Nutritional Needs of Dobermans
As mentioned, Dobermans are energetic and can grow up to be really big canines, and as such, their calorie intake should be slightly higher than the intake of a typical dog. Of course, this entirely depends on the size and weight of your Doberman, as well as his activity levels, but generally speaking, Dobermans should eat calorie-dense diets.
And then there are Doberman’s health problems to consider. Because they’re prone to bloat, allergies, kidney disease, Wobbler’s syndrome, hypoglycemia and hypothyroidism among other things, it’s important to feed give them only high-quality foods that will support their immune systems and wellbeing, and not add to potential underlying health issues.
Dobermans need lots of protein, but then again, not too much. Because they’re quite energetic and active, they tend to thrive on high protein dog food – for adult dogs, that’s anywhere between 15% – 30% of protein, while for puppies, it’s between 22% to 32%. And the more your dog is active, the more protein she needs.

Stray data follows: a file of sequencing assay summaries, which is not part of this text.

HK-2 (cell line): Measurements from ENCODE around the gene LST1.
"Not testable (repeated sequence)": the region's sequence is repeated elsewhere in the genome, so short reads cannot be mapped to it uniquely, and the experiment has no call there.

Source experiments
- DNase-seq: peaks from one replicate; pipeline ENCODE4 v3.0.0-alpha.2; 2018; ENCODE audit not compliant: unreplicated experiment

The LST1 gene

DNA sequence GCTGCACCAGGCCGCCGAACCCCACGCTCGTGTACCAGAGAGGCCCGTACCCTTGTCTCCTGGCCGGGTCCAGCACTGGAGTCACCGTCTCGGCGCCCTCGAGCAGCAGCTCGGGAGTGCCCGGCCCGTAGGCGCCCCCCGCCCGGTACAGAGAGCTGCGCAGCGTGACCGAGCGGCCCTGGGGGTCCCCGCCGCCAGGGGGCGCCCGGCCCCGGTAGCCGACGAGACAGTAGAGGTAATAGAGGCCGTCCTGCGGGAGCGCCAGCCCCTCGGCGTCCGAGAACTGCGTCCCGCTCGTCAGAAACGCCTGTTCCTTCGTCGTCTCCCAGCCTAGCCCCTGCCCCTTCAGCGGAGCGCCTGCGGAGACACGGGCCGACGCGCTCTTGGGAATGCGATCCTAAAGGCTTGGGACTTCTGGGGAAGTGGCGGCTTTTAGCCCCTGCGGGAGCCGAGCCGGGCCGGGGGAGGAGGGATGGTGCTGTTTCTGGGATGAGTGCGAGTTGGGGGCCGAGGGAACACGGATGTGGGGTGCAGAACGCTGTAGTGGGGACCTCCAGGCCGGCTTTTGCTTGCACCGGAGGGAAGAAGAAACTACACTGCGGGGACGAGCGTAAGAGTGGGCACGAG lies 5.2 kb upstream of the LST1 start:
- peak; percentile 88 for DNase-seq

However, and this is a big however, Dobermans are also prone to kidney disease. As you know, eating too much protein worsens the condition, so it’s important not to go overboard with meat and other protein-rich foods. To be sure you’re feeding your Doberman the right amount of protein, it’s best to talk to your vet.
Like most canines, Dobermans too require quite a bit of fat in their diet. Granted, they don’t have long hair so you may not be able to see how a lack of healthy fats affects the look of their coat immediately. Nevertheless, their coats are prone to drying out, so it’s important they have enough of good fats in their diet, omega -3 and omega-6 fatty acids included.